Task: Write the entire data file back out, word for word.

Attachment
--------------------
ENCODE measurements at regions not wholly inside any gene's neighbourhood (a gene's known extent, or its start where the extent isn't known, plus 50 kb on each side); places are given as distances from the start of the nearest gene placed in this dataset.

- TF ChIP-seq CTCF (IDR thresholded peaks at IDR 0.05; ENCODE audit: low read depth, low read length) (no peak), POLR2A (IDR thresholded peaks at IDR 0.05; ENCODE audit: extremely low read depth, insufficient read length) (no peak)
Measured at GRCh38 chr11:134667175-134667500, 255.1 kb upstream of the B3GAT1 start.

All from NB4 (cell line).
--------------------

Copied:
ENCODE measurements at regions not wholly inside any gene's neighbourhood (a gene's known extent, or its start where the extent isn't known, plus 50 kb on each side); places are given as distances from the start of the nearest gene placed in this dataset.

- TF ChIP-seq CTCF (IDR thresholded peaks at IDR 0.05; ENCODE audit: low read depth, low read length) (no peak), POLR2A (IDR thresholded peaks at IDR 0.05; ENCODE audit: extremely low read depth, insufficient read length) (no peak)
Measured at GRCh38 chr11:134667175-134667500, 255.1 kb upstream of the B3GAT1 start.

All from NB4 (cell line).